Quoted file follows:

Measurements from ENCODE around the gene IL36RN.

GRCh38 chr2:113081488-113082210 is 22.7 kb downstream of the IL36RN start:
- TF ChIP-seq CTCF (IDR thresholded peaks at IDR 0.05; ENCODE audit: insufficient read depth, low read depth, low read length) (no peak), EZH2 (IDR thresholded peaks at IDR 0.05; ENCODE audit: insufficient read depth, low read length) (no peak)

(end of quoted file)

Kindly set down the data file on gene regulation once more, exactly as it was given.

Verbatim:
Measurements from ENCODE around the gene IL36RN.

GRCh38 chr2:113081488-113082210 is 22.7 kb downstream of the IL36RN start:
- TF ChIP-seq CTCF (IDR thresholded peaks at IDR 0.05; ENCODE audit: insufficient read depth, low read depth, low read length) (no peak), EZH2 (IDR thresholded peaks at IDR 0.05; ENCODE audit: insufficient read depth, low read length) (no peak)